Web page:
This is a rare occasion. I was going to write this week’s article on nudity or strippers or the annoying people in one of my numerous sections and figure out some way to construe these subjects so as to relate to fashion (runners-up included: “Why We Need More Flex Dollars: A Manifesto” and “The Jonathan Edwards Dining Hall: Taste the Hate”). This week, however, we actually have a real fashion crisis at hand that must be addressed immediately.

All week, friends and acquaintances have been approaching me asking the same question: “What’s the deal with those ugly scarves everyone’s wearing? They’re, like, you know [I’m friends with a herd of valley girls apparently], yellow with colored stripes and well, they’re really ugly.”

Here’s the simple, literal response I give them: The scarves are from Burberry’s, and have become recently popular because of the revival the fashion house is having thanks to the work of its new designer, Roberto Menichetti (see, readers, I have real fashion knowledge!). Menichetti has maintained Burberry’s classic style while adding a touch of irony, introducing the famous yellow plaid to bathing suits, pup tents and sanitary napkins.

Adding more salt to the wound, Scottish Chic is really big right now, from Charlotte’s kilted groom in “Sex and the City” (the stunning ex-Agent Dale Cooper of Twin Peaks fame, Kyle MacLachlan) to Guy Ritchie’s floor-length kilt in the Hunting MacIntosh tartan at his wedding to Madonna (see, each Scottish clan has a different plaid. I happen to share a “flat” — not a suite, that’s so passe — with a member of the MacMillan clan, which has its own plaid).

“But men in skirts?” my dear listeners often say. Yes, men in skirts. And no underwear under those skirts if you’re really as hard core as you purport to be when you put on that raunchy plaid. But most of the men I see walking around in these ugly scarves are not only probably wearing underwear. And it would be wrong if I let any more time pass before mentioning this: Boys, if you’re wearing “tighty whities,” girls will not have sex with you. Ever. Instead, they are wearing the Burberry plaid without any regard for the canon of meaning wrapped around those scrawny necks.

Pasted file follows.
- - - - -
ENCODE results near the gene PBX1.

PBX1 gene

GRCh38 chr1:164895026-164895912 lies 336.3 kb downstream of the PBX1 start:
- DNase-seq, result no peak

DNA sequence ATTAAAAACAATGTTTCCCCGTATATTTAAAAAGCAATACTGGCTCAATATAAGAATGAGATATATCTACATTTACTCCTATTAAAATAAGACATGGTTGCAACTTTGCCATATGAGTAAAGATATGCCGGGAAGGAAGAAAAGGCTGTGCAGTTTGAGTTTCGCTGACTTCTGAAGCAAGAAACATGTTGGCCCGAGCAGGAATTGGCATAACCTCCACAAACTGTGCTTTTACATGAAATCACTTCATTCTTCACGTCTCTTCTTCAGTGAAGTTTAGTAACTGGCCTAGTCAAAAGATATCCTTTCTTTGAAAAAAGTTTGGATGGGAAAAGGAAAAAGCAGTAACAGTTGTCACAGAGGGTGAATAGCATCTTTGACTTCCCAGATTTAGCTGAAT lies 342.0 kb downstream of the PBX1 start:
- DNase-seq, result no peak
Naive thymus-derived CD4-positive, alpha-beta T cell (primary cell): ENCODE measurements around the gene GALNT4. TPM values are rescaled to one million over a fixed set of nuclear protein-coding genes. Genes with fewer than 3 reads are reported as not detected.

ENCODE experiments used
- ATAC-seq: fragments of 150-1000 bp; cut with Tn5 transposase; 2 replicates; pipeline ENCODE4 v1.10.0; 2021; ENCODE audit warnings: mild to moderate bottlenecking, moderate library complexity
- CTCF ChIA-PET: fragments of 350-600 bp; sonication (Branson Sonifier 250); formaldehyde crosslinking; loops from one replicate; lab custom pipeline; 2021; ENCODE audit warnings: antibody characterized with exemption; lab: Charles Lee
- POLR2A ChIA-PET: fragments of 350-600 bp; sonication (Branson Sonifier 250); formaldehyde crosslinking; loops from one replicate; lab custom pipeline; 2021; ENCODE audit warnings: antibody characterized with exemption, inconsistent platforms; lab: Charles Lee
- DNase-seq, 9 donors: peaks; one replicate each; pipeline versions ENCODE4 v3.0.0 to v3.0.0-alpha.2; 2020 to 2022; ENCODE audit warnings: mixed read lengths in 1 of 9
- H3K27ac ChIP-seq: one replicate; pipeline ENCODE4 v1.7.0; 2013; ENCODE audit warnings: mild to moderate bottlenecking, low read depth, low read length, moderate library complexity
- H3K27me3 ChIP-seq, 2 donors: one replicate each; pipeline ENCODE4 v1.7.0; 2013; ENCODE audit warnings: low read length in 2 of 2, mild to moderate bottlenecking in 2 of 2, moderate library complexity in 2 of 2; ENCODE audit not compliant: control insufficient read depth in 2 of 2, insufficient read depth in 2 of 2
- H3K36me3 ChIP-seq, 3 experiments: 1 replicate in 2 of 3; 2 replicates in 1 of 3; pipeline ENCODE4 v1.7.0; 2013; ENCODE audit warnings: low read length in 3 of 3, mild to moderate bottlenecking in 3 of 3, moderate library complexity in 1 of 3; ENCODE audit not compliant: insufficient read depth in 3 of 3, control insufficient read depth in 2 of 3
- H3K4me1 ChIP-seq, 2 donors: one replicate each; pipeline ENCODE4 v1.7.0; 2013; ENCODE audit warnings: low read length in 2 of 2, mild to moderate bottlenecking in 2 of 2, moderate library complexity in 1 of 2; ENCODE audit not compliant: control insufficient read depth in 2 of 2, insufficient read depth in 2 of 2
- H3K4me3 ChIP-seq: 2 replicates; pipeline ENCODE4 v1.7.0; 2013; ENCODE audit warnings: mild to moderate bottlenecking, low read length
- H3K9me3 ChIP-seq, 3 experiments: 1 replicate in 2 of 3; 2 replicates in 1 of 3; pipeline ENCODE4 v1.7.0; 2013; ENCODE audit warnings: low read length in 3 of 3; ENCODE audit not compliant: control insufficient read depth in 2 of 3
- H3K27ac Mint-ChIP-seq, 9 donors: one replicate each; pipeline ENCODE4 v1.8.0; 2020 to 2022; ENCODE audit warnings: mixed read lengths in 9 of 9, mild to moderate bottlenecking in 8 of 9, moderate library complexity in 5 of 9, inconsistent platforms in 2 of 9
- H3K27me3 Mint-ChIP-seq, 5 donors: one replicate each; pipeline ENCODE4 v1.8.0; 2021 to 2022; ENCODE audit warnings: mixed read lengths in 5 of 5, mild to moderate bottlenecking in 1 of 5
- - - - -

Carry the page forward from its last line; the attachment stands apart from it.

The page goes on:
As I sat in “Romantic Poetry” with Professor Fry yesterday, contemplating how the lanterns hanging in LC 102 look like tassels hanging off a showgirl’s areolae, Fry mentioned that in some South Asian religions, the sound of bagpipes comes at a time of privileged, enlightened experience. Suddenly, the blaring of bagpipes brought me out of my reverie, and I came to the realization that we may be entering a new age in which Scotch tape and Scotch whisky (single malt, aged beyond 12 years, of course) rule the world. On this note, I present a plaid dichotomy. It’s dumb to wear an expensive scarf because it’s been made trendy by forces completely out of your realm of knowledge and understanding. It’s enlightened, however, to marry Madonna in a sweeping gown and make a hip film named after female genitalia.

Let’s all embrace the Scottish style. I for one am a big supporter. This summer I ventured from London to Edinburgh for a weekend to catch the British Open on the St. Andrews golf course, get my belly button pierced, and have long, intense conversations with people speaking completely incomprehensibly. I even heard this joke:

A kilted Scotsman was walking down a country path after finishing off a considerable amount of whisky at a local pub. As he staggered down the road, he felt quite sleepy and decided to take a nap, with his back against a tree. As he slept, two young lasses walked down the road and heard the Scotsman snoring loudly. They saw him, and one said, “I’ve always wondered what a Scotsman wears under his kilt.”

She boldly walked over to the sleeping man, raised his kilt, and saw “what nature had provided him at his birth” [the person who told this joke to me actually used this phrase].

Her friend said, “Well, he has solved a great mystery for us, now! He must be rewarded!” So, she took a blue ribbon from her hair and gently tied it around “what nature had provided” the Scotsman, and the two walked away.

Some time later, the Scotsman was awakened by the call of nature and walked around to the other side of the tree to relieve himself. He raised his kilt and saw where the blue ribbon was tied. After several moments of bewilderment, the Scotsman said …

“I donna know where y’been lad … but it’s nice ta’know y’won first prize!”

The Scots are, obviously, charming and endearing people. Traveling through the land, I saw men in plaid playing golf, heard bagpipes shouting and witnessed lots of heavy drinking.

But I did not once, dear imposters plaguing campus, see one person wearing an ugly yellow scarf.